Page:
TO my shame, although I’ve had a wee holiday and all the time in to actually do some reading… I managed to read one book! As such the TBR pile I had hoped to make in-roads on has not shrunk. It has, in fact, grown! So instead of a book review post, this time around it’s going to be a “to be read” post, with a blurb and what I’m hoping for from each book (if anything). If nothing else, this may persuade you to pick up a couple of these titles too (if you’re as behind the curve book-wise as I am!) I hope to be back soon with a post reviewing as many as possible!
As usual, the Kindle (UK Store) and Book Depository links will be included where available.
The Nest – Cynthia D’Aprix Sweeney
I’ve seen this book about for months, and the kindle description wasn’t selling it to me, but then I went into a book shop! Rookie error, perhaps, but book shops really do make everything better, in so many different ways! If you’re humming and hawing over a book purchase, head to your local bookshop, if you can, and then see how you feel about it! I will forever advocate book shopping, even if only to feed my addiction. No apologies.
The Nest is doing amazingly well in the US and I’m now even more intrigued and ready to dive in.
Every family has its problems. But the Plumb family stands out as spectacularly dysfunctional. Years of simmering tensions finally reach a breaking point when Melody, Beatrice, and Jack Plumb gather in New York City to confront their charismatic and reckless older brother, Leo, freshly released from rehab. Months earlier, an inebriated Leo got behind the wheel of a car with a nineteen-yer-old waitress as his passenger. The ensuing accident has endangered the Plumbs’ joint trust fund, “The Nest,” which they are months away from finally receiving. The Plumb siblings have been counting on the money to solve a number of self-inflicted problems.
Melody, a wife and mother in an upscale suburb, has an unwieldy mortgage and looming college tuition for her twin teenage daughters. Jack, an antiques dealer, has secretly borrowed against the beac cottage he shares with his husband, Walker, to keep his store open. And Bea, a once-promising short-story writer, just can’t seem to finish her overdue novel. Can Leo rescue his siblings and, by extension, the people they love? Or will everyone need to reimagine the futures they’ve envisioned…?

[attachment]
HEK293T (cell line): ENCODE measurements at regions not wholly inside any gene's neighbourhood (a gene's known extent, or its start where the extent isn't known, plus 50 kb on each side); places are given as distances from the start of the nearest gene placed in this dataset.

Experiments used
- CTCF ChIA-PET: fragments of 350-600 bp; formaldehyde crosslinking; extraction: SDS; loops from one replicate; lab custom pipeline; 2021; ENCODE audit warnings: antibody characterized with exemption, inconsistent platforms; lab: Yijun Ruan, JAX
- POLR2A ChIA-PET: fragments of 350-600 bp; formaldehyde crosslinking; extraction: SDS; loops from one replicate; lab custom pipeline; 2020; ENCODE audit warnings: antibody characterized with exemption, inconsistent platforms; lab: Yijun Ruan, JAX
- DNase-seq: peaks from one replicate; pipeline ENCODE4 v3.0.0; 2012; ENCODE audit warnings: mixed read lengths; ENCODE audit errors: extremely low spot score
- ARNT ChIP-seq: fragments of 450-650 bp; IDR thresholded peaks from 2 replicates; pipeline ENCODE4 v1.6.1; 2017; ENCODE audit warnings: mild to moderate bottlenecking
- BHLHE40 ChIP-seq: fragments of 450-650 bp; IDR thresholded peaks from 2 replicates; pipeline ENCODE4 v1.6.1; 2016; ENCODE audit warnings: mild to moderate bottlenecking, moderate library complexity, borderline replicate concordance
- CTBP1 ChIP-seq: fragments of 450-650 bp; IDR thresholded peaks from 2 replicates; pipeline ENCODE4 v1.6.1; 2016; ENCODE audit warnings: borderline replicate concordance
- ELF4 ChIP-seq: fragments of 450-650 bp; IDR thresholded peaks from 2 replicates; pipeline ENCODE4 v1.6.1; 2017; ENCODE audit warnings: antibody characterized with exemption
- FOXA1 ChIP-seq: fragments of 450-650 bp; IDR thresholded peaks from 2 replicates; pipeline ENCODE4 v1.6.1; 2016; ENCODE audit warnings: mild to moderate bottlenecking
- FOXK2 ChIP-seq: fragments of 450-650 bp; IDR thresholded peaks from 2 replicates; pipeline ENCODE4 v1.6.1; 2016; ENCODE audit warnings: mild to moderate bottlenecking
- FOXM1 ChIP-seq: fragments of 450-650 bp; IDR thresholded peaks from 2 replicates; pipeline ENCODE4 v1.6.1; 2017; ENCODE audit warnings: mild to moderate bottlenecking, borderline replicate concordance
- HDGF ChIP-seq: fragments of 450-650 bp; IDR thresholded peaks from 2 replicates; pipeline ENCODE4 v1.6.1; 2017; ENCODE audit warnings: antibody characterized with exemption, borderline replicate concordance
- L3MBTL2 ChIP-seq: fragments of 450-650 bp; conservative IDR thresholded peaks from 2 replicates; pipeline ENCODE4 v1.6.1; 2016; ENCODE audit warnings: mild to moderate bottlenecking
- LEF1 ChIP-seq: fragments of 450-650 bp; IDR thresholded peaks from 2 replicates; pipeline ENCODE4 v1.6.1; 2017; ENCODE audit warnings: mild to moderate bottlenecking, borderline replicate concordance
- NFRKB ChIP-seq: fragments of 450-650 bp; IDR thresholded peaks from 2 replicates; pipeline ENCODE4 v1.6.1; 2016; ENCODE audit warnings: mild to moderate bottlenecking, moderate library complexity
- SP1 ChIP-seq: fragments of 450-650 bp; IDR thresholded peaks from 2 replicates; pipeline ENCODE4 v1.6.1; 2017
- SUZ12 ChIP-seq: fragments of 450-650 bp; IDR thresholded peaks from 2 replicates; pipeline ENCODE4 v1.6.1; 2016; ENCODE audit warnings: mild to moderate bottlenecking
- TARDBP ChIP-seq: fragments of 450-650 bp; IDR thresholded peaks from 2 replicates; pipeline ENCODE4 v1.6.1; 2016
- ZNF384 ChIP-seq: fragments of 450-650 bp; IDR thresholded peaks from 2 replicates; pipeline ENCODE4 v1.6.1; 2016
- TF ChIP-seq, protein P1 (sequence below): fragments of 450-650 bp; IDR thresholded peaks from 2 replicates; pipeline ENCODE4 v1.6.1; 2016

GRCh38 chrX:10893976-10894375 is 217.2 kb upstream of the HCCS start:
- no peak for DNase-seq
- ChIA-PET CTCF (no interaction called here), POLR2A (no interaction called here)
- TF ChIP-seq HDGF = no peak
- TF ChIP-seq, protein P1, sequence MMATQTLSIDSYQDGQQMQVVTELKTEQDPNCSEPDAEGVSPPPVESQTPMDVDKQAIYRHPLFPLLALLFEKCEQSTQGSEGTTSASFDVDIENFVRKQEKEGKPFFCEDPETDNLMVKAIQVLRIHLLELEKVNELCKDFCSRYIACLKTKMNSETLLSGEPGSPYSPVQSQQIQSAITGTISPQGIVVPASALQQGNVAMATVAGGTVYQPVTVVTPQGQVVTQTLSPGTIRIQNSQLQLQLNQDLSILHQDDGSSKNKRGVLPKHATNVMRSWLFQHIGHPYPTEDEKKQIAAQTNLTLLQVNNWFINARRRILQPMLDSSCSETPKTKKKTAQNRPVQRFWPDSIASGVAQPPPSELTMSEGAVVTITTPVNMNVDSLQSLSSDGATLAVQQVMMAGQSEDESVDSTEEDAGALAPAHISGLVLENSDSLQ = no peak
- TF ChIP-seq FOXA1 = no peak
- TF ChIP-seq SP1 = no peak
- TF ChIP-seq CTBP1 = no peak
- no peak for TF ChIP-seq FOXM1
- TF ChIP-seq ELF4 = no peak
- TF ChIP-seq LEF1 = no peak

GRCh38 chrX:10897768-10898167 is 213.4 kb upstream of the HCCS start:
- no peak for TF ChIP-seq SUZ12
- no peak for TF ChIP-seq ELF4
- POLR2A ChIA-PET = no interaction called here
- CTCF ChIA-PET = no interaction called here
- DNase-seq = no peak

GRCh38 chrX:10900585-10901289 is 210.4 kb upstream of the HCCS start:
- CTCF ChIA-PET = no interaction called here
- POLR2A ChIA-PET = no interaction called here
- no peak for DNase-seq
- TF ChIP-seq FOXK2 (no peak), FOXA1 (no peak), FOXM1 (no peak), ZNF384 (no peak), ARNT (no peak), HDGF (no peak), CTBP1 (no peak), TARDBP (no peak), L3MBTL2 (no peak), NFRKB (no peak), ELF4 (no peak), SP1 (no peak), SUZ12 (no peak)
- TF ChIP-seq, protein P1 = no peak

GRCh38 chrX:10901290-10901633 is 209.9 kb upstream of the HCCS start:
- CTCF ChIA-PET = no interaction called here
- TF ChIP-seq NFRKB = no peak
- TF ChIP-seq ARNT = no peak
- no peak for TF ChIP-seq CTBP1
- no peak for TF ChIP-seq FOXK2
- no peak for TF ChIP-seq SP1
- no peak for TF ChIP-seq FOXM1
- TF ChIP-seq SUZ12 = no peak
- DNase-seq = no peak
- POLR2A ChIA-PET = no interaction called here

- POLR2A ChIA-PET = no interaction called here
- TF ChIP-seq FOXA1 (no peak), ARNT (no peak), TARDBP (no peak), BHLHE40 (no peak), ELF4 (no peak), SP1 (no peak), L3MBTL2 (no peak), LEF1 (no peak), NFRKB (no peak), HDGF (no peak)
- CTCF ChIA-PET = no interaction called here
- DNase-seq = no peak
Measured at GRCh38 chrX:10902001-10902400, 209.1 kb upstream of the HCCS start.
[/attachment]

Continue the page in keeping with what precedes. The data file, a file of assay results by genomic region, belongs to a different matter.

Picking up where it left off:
Bridge of Spies – Giles Whittell
The Cold War, espionage, politics and a nuclear stand-off (familiar, anyone). The Cold War has always been fascinating to me, and after Agent Zigzag, this is a no-brainer. The names bandied about on the cover of this book are ones many of us are familiar with, others not so much. Khrushchev and Eisenhower are no-brainers. Powers is one who slides out of my peripheral vision more frequently than I like to admit, as a History graduate! So with this book I plan to brush off the cobwebs and remind myself of a few bits and pieces I may have forgotten in recent years.
Bridge of Spies is a gripping, entertaining, hair-raising and comical story, which moves effortlessly from the hardware of high-flying planes and new missiles to the geopolitics of the nuclear stand-off and through the poignant personal stories of its central protagonists: Powers, the all-American hero, blacklisted for not having killed himself on his descent to earth; a KGB spy who has spent aimless and lonely years achieving nothing in the US; and the opposing leaders Khrushchev and Eisenhower, both trapped in a spiral of confrontation neither wants.
The Power – Naomi Alderman
I had been aware of this book for a while, seeing it floating around the internet, but didn’t delve any further into it, and forgot about it. I then saw it in the massive Waterstones in London (I think Piccadilly, but don’t quote me on that) and was dragged out by my sister (wise move). By then my interest was piqued and I was considering buying it. Then I saw someone reading it on the tube and I desperately wanted to ask whether it was any good. I didn’t. The British in me strikes again! Of course, I ended up buying it, and in a bookshop too. I will admit, after years of living with limited access to English language books, I am so utterly overwhelmed and overexcited in British bookshops that accidents happen.
And I love it!
All over the world women are discovering they have the power.
With a flick of the fingers they can inflict terrible pain – even death.
Suddenly, every man on the planet finds they’ve lost control.
The day of the girls has arrived – but where will it end?
Lion: A Long Way Home – Saroo Brierley